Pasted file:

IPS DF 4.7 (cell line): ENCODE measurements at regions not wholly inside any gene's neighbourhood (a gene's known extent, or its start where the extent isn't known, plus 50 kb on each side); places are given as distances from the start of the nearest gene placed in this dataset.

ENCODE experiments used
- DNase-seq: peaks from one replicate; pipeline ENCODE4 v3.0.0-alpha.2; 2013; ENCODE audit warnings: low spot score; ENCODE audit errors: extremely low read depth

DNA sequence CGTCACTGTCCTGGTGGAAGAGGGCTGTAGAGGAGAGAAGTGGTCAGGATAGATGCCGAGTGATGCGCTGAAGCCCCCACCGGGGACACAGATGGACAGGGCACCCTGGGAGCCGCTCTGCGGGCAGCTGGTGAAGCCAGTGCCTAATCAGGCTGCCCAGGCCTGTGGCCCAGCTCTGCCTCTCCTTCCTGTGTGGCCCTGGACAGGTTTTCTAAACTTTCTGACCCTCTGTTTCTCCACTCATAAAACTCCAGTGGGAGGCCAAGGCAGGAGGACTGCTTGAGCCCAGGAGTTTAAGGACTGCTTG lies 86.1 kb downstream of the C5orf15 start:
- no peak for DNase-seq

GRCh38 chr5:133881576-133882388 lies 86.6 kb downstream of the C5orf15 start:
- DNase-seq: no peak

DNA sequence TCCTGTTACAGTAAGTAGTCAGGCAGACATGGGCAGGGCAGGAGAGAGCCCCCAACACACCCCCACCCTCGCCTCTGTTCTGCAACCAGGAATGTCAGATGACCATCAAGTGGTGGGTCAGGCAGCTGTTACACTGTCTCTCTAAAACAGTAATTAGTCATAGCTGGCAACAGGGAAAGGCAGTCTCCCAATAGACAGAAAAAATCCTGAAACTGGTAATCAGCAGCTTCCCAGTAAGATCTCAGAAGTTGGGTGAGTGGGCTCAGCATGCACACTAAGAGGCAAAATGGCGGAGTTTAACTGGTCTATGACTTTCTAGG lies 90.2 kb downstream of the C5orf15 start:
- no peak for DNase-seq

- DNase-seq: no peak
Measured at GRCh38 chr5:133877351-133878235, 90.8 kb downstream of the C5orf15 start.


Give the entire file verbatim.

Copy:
IPS DF 4.7 (cell line): ENCODE measurements at regions not wholly inside any gene's neighbourhood (a gene's known extent, or its start where the extent isn't known, plus 50 kb on each side); places are given as distances from the start of the nearest gene placed in this dataset.

ENCODE experiments used
- DNase-seq: peaks from one replicate; pipeline ENCODE4 v3.0.0-alpha.2; 2013; ENCODE audit warnings: low spot score; ENCODE audit errors: extremely low read depth

DNA sequence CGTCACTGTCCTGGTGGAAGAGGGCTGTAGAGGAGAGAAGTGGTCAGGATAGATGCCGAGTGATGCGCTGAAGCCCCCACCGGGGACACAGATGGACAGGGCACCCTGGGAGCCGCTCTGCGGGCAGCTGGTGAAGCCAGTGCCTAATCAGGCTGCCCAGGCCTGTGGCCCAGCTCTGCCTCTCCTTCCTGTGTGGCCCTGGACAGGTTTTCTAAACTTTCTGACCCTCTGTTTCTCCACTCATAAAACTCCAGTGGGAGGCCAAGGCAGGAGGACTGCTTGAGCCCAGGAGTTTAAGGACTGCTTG lies 86.1 kb downstream of the C5orf15 start:
- no peak for DNase-seq

GRCh38 chr5:133881576-133882388 lies 86.6 kb downstream of the C5orf15 start:
- DNase-seq: no peak

DNA sequence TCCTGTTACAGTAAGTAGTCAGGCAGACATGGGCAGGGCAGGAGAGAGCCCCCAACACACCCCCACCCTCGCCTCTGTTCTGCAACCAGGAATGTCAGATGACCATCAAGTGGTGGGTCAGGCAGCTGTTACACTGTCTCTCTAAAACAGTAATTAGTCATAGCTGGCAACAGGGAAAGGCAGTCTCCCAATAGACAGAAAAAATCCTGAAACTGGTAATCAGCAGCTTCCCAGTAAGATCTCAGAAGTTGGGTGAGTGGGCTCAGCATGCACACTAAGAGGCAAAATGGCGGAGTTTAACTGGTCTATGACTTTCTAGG lies 90.2 kb downstream of the C5orf15 start:
- no peak for DNase-seq

- DNase-seq: no peak
Measured at GRCh38 chr5:133877351-133878235, 90.8 kb downstream of the C5orf15 start.